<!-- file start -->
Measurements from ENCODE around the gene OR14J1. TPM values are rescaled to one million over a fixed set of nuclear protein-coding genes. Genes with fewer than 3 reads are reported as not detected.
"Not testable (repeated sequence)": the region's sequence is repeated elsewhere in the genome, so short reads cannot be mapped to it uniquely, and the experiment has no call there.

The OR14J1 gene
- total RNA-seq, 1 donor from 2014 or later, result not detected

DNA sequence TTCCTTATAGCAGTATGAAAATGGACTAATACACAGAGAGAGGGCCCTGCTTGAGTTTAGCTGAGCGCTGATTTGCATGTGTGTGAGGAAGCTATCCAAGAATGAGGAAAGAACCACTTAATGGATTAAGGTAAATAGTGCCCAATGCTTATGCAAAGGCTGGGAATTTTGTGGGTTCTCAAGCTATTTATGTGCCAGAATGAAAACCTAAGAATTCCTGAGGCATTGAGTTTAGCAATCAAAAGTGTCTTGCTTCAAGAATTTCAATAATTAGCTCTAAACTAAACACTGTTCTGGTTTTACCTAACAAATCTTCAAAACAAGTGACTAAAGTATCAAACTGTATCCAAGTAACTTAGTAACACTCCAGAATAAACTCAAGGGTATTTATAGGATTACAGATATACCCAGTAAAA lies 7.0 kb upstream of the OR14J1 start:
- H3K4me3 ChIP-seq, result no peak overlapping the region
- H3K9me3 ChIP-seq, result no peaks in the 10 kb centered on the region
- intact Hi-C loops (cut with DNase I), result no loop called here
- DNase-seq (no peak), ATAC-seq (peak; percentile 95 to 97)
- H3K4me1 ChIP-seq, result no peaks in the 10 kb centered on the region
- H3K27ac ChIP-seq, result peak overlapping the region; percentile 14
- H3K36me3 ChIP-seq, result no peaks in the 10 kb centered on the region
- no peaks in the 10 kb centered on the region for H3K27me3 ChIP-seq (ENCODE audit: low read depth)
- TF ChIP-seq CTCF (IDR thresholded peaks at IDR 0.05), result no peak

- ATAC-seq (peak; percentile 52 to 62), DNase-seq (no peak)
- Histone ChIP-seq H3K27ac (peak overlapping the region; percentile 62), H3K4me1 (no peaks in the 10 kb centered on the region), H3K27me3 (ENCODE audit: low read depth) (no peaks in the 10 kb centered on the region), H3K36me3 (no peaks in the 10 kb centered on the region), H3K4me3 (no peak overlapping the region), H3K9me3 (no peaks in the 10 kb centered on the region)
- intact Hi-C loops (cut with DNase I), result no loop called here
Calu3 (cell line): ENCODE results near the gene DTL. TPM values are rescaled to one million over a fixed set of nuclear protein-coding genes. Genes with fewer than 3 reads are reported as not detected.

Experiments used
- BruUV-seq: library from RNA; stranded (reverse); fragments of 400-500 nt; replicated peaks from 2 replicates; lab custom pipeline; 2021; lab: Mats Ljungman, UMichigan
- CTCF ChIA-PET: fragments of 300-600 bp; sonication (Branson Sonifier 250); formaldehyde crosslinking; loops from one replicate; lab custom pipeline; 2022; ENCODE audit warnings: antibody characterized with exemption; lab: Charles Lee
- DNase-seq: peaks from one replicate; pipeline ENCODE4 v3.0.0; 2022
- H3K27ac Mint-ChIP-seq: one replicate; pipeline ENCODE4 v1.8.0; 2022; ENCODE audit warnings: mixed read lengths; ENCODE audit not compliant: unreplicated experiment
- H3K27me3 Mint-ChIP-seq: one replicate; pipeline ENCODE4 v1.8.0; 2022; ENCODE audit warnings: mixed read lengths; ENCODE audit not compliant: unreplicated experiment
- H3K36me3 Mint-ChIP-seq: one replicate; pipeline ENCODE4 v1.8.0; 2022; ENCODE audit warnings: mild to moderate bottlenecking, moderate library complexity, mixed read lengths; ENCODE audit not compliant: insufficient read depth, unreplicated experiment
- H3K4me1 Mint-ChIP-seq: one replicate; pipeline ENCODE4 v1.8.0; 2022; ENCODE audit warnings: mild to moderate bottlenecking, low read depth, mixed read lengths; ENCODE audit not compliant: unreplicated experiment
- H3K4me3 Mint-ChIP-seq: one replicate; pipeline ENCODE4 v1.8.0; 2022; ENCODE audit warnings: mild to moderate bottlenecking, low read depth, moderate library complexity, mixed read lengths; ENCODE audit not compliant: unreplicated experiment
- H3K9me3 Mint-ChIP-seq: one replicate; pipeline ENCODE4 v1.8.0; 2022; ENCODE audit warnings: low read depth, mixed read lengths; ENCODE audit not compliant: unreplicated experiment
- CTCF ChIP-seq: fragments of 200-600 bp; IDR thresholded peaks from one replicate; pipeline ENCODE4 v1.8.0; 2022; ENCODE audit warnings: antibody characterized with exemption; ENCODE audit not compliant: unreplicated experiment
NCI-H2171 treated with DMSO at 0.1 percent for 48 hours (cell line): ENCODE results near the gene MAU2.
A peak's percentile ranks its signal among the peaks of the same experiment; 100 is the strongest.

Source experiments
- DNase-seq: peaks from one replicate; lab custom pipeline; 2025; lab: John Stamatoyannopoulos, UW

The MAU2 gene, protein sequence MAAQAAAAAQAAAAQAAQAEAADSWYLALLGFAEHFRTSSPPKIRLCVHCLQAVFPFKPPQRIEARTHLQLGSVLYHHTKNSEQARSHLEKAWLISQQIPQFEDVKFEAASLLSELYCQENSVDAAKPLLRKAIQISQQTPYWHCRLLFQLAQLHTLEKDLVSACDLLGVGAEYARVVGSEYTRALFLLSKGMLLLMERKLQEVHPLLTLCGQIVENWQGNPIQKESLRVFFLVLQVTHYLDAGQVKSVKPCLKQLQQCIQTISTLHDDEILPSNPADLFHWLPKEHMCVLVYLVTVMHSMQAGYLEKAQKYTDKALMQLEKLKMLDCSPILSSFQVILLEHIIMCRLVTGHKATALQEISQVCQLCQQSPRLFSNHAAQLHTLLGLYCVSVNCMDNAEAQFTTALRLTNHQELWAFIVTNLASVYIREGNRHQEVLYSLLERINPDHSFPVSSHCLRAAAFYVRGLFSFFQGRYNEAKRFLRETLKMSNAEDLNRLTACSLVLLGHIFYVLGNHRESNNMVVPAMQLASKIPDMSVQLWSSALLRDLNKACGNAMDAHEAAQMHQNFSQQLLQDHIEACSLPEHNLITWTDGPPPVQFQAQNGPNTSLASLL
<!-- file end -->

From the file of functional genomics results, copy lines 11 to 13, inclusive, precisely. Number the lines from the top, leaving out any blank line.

- H3K27ac ChIP-seq, result peak overlapping the region; percentile 14
- H3K36me3 ChIP-seq, result no peaks in the 10 kb centered on the region
- no peaks in the 10 kb centered on the region for H3K27me3 ChIP-seq (ENCODE audit: low read depth)